I've been so immersed in events erupting from the the scandal-plagued, power-abusing Vatican all week, I missed the news about scandal-plagued, power-abusing Zen teacher Joshu Sasaki. Funnily enough, the latter story broke wide with an article in the paper of record the same day Pope Benedict's resignation was announced. Of course, rumors had dogged the aging leader since the 1970s, but it was in January of this year that an announcement from senior teachers was posted on the Sasaki community website.
In early January, the senior teachers of Sasaki's community admitted in an on-line statement that the community "has struggled with our teacher Joshu Sasaki Roshi's sexual misconduct for a significant portion of his career in the United States."
In truth, to call them rumors is generous. It seems the living legend's inappropriateness was known about and actively enabled for decades. Then, in November of last year, Zen priest Eshu Martin, who had studied under Sasaki for over ten years, threw down the gauntlet with a post on the Sweeping Zen website. The title, "Everybody Knows – Kyozan Joshu Sasaki Roshi and Rinzai-ji," is an obvious allusion to one of Sasaki's more famous students, Leonard Cohen. This reference does more than point to the fact that Sasaki's behavior was common knowledge. Cohen's masterpiece speaks to the ubiquity of deceit and injustice in this game of life we are all participating in.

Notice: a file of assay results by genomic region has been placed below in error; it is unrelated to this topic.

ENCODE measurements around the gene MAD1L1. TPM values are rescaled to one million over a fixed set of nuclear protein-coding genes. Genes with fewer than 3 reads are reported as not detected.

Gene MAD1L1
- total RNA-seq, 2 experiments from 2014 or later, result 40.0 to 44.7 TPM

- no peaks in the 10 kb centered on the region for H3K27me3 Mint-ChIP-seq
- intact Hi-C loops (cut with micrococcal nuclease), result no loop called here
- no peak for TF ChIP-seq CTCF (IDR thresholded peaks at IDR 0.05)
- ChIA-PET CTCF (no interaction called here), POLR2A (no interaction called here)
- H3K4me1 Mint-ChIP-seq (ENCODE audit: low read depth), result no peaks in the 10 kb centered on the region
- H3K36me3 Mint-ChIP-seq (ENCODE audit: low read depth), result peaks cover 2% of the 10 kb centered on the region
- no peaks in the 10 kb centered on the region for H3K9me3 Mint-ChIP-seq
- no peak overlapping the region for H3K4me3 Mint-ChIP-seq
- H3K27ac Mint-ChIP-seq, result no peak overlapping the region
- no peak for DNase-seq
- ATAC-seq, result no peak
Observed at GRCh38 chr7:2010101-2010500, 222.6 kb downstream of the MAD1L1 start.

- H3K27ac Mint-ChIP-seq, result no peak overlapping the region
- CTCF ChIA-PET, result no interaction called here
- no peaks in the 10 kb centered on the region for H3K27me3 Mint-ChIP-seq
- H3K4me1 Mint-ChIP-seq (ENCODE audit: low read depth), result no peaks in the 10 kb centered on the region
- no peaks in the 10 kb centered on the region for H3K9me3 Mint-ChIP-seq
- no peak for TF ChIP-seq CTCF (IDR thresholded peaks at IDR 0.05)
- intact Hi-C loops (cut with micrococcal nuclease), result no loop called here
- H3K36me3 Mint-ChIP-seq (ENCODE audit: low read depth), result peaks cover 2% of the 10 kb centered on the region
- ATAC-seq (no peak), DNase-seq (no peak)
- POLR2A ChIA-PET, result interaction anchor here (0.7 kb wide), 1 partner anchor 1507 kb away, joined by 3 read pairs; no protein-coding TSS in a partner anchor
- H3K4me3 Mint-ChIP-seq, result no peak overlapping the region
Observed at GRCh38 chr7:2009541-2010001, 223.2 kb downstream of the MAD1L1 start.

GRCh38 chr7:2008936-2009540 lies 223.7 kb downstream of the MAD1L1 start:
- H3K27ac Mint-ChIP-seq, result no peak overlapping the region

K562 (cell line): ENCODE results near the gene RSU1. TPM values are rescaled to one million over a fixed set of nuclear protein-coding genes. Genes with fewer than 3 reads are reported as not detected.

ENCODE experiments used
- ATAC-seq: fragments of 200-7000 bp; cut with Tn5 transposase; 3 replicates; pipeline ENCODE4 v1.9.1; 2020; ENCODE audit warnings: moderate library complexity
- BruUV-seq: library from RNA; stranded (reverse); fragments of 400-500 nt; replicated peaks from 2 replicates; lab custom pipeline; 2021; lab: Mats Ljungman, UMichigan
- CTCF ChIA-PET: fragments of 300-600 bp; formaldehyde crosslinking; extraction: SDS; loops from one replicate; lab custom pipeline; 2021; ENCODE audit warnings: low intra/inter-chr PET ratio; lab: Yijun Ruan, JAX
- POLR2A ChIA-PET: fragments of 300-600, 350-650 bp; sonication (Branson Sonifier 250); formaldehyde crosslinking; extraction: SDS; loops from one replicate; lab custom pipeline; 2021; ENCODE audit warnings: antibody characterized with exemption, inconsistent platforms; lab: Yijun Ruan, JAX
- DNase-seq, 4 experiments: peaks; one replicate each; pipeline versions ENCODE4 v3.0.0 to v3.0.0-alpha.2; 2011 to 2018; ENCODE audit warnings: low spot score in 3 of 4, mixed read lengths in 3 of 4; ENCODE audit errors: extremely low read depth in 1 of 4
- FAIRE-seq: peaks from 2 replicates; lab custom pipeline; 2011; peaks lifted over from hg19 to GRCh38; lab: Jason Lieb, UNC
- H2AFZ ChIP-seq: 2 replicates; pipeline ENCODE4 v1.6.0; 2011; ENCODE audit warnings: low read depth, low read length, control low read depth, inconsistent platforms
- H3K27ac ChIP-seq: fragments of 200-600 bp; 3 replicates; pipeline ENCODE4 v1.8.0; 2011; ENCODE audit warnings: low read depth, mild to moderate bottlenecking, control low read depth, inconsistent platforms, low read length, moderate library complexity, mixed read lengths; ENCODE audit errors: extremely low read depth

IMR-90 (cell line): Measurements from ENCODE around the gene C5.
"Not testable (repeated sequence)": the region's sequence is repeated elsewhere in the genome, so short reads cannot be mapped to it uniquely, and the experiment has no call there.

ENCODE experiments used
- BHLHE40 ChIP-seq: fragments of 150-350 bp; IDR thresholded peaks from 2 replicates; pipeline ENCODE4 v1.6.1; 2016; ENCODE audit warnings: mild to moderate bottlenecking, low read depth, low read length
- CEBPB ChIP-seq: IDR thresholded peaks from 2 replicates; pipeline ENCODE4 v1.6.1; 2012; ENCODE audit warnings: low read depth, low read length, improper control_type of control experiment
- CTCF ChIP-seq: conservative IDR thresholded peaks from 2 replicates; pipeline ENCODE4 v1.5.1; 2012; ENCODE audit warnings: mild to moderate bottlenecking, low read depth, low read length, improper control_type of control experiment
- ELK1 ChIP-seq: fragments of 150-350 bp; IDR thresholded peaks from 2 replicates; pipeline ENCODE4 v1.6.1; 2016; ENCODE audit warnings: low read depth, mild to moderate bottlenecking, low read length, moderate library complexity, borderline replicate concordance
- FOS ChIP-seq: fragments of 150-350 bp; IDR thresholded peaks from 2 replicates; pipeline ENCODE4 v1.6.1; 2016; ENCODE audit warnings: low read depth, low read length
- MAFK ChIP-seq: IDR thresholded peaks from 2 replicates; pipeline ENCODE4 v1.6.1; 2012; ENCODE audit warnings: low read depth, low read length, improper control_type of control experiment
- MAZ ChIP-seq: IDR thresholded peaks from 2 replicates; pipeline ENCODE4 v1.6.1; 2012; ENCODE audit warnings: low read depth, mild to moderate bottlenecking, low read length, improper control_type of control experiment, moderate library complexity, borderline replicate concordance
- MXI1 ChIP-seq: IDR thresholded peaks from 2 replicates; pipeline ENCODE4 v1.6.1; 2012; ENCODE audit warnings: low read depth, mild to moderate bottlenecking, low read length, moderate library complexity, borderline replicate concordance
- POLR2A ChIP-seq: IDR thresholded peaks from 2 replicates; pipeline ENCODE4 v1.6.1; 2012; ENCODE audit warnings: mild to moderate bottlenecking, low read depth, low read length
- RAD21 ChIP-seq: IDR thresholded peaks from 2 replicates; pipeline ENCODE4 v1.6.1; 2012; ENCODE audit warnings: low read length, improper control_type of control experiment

Joshu Sasaki Roshi, the founder and Abbot of Rinzai-ji is now 105 years old, and he has engaged in many forms of inappropriate sexual relationship with those who have come to him as students since his arrival here more than 50 years ago. His career of misconduct has run the gamut from frequent and repeated non-consensual groping of female students during interview, to sexually coercive after hours “tea” meetings, to affairs and sexual interference in the marriages and relationships of his students. Many individuals that have confronted Sasaki and Rinzai-ji about this behaviour have been alienated and eventually excommunicated, or have resigned in frustration when nothing changed; or worst of all, have simply fallen silent and capitulated. For decades, Joshu Roshi’s behaviour has been ignored, hushed up, downplayed, justified, and defended by the monks and students that remain loyal to him.
|Everybody knows that you love me baby |
Everybody knows that you really do
Everybody knows that you've been faithful
Ah give or take a night or two
Everybody knows you've been discreet
But there were so many people you just had to meet
Without your clothes
And everybody knows
~ Leonard Cohen
As is so painfully typical in these situations, abused women who complained were shamed and shunned, while the abusive leader was venerated. From the New York Times story:
Many women whom Mr. Sasaki touched were resident monks at his centers. One woman who confronted Mr. Sasaki in the 1980s found herself an outcast afterward. The woman, who asked that her name not be used to protect her privacy, said that afterward “hardly anyone in the sangha, whom I had grown up with for 20 years, would have anything to do with us.”
. . .